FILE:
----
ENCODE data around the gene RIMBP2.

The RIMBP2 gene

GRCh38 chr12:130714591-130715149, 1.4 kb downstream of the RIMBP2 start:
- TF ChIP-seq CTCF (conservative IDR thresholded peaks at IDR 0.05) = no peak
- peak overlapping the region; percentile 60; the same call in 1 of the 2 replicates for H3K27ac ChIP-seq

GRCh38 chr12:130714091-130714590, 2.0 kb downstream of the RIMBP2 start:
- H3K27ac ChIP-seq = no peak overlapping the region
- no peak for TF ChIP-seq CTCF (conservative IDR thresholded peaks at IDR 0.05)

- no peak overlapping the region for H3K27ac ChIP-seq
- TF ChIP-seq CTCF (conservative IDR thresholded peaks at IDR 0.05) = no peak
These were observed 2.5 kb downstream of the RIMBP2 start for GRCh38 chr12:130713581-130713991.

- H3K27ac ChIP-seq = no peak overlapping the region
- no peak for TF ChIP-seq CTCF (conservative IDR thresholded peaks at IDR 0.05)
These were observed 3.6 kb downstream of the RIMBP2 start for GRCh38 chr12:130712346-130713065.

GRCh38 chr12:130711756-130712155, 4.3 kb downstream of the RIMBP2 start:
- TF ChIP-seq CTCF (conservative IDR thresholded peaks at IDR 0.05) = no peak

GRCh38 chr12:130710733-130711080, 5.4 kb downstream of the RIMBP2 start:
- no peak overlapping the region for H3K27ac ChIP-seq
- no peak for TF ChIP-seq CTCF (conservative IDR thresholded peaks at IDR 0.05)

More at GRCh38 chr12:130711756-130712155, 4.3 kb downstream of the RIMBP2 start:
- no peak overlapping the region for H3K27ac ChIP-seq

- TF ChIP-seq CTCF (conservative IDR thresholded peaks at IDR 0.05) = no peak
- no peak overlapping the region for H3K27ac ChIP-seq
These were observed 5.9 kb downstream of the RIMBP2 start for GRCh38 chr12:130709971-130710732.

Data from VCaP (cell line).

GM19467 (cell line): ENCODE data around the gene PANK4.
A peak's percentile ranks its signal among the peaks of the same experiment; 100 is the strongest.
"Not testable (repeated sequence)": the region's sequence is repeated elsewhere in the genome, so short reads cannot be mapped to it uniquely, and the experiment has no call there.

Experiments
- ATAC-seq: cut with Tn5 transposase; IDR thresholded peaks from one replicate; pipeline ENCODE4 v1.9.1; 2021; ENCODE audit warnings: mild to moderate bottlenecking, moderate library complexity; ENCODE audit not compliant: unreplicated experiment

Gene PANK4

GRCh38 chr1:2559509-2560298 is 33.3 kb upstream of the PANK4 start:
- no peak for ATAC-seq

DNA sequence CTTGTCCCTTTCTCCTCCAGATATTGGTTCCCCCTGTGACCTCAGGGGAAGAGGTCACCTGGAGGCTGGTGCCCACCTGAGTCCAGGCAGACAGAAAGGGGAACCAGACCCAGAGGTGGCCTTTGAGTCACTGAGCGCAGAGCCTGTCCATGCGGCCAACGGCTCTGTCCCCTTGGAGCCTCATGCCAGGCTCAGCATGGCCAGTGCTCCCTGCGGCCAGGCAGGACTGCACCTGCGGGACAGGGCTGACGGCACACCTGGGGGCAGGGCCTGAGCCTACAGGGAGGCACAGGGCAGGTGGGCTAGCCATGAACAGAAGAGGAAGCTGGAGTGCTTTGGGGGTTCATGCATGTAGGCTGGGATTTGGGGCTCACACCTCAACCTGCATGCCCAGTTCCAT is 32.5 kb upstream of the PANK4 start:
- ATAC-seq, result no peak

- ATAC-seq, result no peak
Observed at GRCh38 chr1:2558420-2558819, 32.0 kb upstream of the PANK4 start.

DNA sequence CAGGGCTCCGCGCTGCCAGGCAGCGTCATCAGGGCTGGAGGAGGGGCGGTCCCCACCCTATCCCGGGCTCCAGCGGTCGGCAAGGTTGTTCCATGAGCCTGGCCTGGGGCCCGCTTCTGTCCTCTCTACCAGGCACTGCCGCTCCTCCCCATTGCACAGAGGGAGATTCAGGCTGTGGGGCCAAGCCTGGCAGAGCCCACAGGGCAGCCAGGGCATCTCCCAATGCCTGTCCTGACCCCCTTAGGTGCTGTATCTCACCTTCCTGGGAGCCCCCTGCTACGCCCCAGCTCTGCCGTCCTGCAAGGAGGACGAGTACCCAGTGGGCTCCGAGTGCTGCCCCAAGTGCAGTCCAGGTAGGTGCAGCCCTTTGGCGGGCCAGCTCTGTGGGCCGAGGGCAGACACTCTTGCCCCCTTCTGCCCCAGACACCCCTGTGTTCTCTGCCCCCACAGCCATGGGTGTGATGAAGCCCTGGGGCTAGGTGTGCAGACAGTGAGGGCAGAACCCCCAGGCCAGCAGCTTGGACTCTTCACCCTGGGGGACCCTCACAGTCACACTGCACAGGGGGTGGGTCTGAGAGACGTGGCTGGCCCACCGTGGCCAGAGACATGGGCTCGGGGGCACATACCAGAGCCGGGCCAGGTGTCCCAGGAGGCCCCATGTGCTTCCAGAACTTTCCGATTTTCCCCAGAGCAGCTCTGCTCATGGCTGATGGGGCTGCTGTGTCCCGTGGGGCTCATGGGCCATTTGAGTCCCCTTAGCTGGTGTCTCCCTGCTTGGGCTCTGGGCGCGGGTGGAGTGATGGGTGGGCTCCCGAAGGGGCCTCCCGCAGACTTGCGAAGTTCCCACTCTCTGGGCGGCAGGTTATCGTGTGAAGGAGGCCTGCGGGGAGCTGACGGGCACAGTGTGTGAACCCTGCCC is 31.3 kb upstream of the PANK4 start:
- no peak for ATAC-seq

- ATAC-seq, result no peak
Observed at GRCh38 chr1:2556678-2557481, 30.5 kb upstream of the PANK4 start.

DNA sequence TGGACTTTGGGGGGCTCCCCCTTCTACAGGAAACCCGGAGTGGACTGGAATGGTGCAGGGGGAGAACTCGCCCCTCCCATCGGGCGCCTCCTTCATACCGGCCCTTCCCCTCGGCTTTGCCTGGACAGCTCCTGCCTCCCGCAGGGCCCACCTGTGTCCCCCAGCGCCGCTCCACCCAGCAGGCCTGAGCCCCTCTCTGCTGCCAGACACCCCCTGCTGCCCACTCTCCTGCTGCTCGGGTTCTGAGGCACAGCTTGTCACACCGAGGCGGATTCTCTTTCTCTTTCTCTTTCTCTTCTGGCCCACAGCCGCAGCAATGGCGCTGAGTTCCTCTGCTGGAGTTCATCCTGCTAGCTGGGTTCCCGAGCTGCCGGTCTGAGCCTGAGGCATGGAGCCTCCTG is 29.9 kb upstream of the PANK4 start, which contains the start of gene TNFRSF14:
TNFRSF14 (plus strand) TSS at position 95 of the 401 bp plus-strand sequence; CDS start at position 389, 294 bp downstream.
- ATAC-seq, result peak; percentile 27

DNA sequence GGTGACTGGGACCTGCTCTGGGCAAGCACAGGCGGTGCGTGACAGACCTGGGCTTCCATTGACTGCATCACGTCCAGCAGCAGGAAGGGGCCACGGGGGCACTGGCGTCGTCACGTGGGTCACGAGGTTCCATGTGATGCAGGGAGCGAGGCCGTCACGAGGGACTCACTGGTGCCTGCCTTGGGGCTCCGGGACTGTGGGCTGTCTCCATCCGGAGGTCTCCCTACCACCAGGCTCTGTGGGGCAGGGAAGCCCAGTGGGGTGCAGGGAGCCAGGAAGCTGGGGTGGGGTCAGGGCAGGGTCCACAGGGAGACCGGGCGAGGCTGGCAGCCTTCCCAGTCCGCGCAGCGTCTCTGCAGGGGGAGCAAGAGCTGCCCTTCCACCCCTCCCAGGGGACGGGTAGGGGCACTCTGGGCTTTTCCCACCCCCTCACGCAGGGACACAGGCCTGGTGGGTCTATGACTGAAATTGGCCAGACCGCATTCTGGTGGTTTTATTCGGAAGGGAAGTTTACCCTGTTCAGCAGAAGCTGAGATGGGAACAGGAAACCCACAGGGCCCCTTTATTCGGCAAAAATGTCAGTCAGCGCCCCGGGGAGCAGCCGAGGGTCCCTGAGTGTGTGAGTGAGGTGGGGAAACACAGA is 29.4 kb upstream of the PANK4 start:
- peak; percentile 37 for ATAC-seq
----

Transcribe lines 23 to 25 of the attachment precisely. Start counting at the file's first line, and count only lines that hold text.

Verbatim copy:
- no peak overlapping the region for H3K27ac ChIP-seq
These were observed 5.9 kb downstream of the RIMBP2 start for GRCh38 chr12:130709971-130710732.

Data from VCaP (cell line).